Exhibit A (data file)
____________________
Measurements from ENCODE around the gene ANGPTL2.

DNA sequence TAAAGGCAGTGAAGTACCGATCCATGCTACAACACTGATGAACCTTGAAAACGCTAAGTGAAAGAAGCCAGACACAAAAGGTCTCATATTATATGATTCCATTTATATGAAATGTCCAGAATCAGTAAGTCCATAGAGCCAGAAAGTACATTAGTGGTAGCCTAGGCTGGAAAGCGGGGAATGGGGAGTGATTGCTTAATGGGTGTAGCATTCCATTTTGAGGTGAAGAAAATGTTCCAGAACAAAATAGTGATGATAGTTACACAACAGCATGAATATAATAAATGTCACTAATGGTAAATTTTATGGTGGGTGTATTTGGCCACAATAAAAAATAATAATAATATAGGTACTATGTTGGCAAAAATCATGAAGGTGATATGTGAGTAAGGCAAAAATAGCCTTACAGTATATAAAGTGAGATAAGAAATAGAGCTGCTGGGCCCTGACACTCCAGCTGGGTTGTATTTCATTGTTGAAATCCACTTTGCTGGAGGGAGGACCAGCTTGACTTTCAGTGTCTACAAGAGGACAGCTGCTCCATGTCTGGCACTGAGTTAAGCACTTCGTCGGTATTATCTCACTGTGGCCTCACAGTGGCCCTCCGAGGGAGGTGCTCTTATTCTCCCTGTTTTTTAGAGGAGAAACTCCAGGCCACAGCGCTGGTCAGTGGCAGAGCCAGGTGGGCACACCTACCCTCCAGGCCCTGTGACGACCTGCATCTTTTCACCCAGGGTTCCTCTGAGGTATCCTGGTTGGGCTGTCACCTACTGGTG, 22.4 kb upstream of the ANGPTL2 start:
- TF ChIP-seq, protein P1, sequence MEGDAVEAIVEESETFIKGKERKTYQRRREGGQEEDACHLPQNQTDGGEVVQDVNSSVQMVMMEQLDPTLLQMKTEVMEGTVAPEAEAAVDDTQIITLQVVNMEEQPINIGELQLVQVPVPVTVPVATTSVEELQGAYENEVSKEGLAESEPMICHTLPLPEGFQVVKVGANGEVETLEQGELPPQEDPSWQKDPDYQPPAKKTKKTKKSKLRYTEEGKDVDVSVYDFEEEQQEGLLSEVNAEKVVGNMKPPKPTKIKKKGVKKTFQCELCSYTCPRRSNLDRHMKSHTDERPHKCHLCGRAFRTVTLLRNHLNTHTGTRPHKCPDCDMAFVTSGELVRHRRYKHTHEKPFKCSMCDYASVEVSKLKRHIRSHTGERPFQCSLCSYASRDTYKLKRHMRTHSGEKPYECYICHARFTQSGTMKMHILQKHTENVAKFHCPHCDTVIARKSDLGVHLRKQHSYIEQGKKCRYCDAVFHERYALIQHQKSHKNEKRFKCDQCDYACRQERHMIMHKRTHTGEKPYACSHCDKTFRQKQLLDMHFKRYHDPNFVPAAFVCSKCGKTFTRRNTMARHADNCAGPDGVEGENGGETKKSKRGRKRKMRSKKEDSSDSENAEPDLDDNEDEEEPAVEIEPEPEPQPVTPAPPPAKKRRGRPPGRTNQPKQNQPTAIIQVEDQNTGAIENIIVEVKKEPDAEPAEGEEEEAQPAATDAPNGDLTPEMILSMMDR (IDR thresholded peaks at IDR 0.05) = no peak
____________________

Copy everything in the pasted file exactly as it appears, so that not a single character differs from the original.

Measurements from ENCODE around the gene ANGPTL2.

DNA sequence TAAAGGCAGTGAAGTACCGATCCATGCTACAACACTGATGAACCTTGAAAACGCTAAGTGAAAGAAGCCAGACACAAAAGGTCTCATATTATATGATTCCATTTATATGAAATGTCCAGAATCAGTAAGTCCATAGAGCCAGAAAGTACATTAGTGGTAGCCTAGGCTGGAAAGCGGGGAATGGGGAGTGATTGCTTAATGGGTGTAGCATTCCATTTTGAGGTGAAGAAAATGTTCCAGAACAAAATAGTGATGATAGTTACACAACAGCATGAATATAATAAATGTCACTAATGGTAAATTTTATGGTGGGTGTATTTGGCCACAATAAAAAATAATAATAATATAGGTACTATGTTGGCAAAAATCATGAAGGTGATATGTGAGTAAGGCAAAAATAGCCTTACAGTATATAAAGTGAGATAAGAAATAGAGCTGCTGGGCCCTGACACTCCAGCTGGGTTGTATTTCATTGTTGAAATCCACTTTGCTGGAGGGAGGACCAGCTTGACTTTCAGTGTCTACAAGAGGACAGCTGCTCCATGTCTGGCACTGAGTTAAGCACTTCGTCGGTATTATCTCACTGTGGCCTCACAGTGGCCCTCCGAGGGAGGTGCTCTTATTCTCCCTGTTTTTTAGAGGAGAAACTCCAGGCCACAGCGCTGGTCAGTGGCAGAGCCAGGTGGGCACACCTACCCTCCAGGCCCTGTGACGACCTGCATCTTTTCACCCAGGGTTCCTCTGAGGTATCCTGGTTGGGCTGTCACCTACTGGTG, 22.4 kb upstream of the ANGPTL2 start:
- TF ChIP-seq, protein P1, sequence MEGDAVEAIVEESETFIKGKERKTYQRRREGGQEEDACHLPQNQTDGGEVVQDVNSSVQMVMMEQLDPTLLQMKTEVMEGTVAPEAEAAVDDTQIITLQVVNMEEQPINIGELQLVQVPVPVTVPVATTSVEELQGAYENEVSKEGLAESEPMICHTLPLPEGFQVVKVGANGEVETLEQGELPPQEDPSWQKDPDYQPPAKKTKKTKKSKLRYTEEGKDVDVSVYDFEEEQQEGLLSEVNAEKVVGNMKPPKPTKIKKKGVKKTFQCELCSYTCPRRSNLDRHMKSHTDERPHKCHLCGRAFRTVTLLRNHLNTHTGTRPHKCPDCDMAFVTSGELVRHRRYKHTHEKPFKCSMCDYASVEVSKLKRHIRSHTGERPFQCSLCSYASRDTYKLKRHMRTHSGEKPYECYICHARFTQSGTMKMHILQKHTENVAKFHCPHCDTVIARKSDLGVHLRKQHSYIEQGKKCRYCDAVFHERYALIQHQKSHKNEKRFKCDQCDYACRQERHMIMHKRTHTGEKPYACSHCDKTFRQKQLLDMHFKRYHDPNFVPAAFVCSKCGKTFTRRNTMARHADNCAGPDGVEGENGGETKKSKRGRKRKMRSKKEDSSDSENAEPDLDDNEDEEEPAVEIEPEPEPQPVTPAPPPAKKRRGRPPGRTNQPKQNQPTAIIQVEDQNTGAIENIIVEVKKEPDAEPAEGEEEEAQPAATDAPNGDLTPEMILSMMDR (IDR thresholded peaks at IDR 0.05) = no peak